ANTONIO FURGIUELE IS NO MAGICIAN, but he can make things disappear.
The associate professor in the Department of Architecture teaches architectural camouflage, a field that boomed during World War II but is essentially ageless, predicated on expanding upon nature’s own visual manipulations.
Although most people think immediately about war, armories, and bunkers when he tells them what he does, Furgiuele doesn’t work for the military. Rather, his focus is on technology—on things like disguising or hiding large industrial buildings such as data centers, and creating privacy and security in a culture obsessed with pushing everything into the public eye.
For example, he studies the facilities belonging to the social media and search-engine giants to see how buildings filled with machines and tech equipment are made to look like ordinary office complexes (fake windows are one common feature).
To enlighten his students on decoy strategies and optical illusions, Furgiuele first works with them on drawing, and instructs them on the elements of visibility—on the ways that lines and forms, shadows, color, and textures make things stand out. Why? Because they need to understand what makes things recognizable before they can begin to disguise or hide them.
Furgiuele said the camo field has changed a lot since the 1940s, when the United States trained 1,500 architects to hide 131 of the country’s most valuable and vulnerable war facilities.
Today’s architects are focused on smart technology and privacy for buildings and landscapes. Homes are being designed to use the latest technology and prevent security breaches, right down to the location of walls and materials used to build them.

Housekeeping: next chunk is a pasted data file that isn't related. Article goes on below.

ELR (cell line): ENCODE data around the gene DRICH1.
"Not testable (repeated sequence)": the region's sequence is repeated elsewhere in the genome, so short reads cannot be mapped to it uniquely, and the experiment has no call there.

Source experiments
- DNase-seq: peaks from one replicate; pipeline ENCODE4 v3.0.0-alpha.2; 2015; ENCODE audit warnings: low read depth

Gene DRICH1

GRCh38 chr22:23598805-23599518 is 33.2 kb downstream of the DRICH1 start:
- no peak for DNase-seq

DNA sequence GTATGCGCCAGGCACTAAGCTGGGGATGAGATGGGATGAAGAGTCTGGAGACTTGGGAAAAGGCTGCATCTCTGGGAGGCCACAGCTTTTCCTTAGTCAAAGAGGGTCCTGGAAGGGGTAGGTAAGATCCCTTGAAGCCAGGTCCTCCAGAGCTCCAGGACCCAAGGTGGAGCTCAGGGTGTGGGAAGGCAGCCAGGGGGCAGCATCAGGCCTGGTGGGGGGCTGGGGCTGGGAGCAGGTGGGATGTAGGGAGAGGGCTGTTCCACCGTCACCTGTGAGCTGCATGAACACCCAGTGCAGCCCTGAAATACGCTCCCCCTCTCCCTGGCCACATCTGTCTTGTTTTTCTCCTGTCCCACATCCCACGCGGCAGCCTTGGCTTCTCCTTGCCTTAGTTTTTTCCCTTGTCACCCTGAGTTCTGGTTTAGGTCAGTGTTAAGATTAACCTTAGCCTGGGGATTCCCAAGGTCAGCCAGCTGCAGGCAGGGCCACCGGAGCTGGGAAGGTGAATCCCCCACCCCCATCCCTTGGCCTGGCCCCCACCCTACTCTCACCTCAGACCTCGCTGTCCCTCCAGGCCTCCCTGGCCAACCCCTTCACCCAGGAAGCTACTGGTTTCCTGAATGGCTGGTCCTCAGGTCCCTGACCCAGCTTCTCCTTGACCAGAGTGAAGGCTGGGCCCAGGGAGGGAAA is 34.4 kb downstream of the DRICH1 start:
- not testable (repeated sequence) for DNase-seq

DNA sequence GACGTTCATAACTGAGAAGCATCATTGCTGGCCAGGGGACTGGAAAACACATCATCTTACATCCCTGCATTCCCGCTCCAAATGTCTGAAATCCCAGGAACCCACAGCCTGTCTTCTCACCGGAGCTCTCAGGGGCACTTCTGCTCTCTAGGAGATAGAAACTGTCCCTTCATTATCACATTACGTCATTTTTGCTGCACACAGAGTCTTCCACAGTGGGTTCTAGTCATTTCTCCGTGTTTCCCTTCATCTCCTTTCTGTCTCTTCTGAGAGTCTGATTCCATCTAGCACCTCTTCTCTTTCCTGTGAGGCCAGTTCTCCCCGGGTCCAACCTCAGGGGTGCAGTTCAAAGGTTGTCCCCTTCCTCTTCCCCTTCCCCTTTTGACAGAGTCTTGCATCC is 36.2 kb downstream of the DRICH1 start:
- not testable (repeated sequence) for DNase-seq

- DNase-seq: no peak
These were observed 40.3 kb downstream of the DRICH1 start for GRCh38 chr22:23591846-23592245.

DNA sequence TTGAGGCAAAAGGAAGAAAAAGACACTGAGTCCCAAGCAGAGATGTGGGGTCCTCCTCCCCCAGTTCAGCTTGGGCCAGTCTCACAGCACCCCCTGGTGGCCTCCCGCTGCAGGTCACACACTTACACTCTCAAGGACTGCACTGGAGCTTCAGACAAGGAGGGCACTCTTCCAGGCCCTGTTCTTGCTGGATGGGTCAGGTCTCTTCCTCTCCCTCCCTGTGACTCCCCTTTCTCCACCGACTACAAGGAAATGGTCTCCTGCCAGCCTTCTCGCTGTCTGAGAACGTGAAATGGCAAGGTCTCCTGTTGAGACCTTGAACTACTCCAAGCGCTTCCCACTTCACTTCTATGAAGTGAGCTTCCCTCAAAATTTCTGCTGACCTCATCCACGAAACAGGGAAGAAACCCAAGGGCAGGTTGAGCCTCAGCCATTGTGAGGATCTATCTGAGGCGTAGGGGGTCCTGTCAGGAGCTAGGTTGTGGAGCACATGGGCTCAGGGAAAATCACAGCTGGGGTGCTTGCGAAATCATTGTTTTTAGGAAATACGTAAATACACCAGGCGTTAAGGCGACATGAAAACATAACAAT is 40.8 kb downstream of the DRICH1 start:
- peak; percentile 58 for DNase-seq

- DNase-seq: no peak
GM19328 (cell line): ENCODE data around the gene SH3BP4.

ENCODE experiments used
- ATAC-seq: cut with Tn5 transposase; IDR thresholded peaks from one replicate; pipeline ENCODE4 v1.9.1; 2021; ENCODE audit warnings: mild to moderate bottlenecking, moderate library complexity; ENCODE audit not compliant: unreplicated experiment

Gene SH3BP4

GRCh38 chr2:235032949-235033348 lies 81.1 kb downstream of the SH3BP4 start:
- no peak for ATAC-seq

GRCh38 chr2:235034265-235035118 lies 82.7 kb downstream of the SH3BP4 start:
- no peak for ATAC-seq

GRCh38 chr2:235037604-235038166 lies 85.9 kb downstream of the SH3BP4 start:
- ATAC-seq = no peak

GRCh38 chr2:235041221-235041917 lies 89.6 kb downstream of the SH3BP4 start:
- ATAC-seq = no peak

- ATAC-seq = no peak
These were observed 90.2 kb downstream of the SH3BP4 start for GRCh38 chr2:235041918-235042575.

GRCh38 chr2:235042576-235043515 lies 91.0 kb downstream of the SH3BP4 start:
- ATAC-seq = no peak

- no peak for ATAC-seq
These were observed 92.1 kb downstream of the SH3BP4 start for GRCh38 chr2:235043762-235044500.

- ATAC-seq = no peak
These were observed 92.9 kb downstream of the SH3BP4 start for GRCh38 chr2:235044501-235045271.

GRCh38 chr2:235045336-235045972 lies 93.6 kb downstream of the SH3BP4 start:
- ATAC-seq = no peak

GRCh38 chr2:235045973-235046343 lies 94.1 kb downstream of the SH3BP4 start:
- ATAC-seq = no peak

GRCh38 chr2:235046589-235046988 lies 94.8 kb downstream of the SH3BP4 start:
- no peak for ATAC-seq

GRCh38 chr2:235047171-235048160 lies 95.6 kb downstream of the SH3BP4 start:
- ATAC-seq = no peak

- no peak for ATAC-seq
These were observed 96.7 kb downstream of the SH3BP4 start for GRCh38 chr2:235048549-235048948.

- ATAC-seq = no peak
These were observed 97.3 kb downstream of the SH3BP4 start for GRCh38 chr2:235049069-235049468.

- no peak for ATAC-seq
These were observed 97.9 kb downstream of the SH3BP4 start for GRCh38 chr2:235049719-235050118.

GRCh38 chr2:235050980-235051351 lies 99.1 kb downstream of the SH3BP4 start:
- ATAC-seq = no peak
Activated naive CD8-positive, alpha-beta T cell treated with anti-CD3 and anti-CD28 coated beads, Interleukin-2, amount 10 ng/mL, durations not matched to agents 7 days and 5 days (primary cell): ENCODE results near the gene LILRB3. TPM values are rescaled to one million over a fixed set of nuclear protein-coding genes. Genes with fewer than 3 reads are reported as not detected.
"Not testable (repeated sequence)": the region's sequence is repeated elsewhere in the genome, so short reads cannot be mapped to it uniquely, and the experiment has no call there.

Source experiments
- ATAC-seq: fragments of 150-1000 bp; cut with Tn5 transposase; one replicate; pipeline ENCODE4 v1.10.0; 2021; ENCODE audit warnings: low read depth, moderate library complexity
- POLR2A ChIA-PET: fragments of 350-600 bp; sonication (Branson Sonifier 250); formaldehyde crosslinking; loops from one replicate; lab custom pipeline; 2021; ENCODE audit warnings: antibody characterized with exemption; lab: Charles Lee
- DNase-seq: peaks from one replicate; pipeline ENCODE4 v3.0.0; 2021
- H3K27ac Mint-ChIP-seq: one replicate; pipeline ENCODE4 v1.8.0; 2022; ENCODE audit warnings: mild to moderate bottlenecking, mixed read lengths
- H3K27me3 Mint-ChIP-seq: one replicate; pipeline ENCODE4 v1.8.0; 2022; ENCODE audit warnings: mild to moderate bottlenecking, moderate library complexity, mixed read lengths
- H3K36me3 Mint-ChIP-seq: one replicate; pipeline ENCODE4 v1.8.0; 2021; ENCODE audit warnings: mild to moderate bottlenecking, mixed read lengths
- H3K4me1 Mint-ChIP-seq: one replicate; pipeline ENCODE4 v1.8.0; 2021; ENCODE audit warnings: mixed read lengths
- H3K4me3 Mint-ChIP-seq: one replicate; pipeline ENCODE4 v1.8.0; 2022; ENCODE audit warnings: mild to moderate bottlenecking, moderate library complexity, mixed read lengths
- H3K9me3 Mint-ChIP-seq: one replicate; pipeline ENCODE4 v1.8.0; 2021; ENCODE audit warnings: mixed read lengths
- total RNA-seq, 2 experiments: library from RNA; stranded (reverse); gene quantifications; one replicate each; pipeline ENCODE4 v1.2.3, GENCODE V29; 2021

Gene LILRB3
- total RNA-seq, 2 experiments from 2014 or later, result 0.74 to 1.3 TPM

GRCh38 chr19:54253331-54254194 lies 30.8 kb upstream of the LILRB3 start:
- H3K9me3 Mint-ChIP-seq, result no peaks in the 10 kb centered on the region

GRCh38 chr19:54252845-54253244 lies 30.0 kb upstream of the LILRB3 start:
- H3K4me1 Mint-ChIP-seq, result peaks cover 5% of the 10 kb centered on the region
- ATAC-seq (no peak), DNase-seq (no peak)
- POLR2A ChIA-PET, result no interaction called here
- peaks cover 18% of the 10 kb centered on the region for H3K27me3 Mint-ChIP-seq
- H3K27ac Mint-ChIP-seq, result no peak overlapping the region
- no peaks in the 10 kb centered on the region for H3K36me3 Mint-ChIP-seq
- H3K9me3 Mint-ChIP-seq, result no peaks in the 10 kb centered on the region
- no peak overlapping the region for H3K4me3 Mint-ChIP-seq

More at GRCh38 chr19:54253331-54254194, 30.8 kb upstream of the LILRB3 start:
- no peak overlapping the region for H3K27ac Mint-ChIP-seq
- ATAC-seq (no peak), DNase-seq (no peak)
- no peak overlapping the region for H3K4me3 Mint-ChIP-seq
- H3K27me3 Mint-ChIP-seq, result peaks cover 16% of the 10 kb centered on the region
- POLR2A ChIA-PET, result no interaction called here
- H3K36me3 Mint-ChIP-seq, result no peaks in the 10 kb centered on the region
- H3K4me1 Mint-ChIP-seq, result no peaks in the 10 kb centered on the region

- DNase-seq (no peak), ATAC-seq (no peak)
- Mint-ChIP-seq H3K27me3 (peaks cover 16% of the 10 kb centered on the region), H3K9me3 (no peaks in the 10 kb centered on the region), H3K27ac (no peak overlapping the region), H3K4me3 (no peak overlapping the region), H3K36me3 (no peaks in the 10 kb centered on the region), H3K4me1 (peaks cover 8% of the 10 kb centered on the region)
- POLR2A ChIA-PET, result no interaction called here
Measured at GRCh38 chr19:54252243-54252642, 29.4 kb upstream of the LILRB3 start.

“There is so much less privacy now,” said Furgiuele, “and as architects we need to know how to create and build it.”
A collection of tiny houses in his office reveals a little bit about how that’s done—how things are made to fade into the background or otherwise become invisible to the naked eye. For example, one of the houses is patterned with dazzle camouflage made of complex geometric shapes. Others are two toned. The houses were originally displayed in Furgiuele’s exhibition, “Invisibility in the Information Age” at the University of Wisconsin-Milwaukee in 2015.
“The goal is to manipulate and deceive,” he said. “When you can make things disappear, that’s the real trick.
Furgiuele’s work earned him a 2017 MacDowell Fellowship, which allowed him to spend two weeks in the woods this past summer in a New Hampshire cabin, sharing research and ideas with other academics and artists from around the world.
Raised in Rochester, N.Y., the son of Italian immigrants, Furgiuele joined Wentworth’s faculty last year after teaching at the University of Wisconsin, Pratt Institute, Columbia University, and the New School. He earned a master’s degree in history, theory and criticism of architecture from MIT and a bachelor’s in architecture from Syracuse University.
One of his students, Eric Petro, said Furgiuele’s course titled “Architecture in the Information Age” challenged him to think more broadly than he’d anticipated.
“The biggest surprise for me was how strongly linked architecture and urban design are with the rapid technological advancements of the last couple decades,” said Petro, who is in his fourth year at Wentworth, majoring in Architecture. “Even the simple fact that each of us now carries a smartphone in our pocket has had a dramatic effect on how we interact with our environment.”
— Dennis Nealon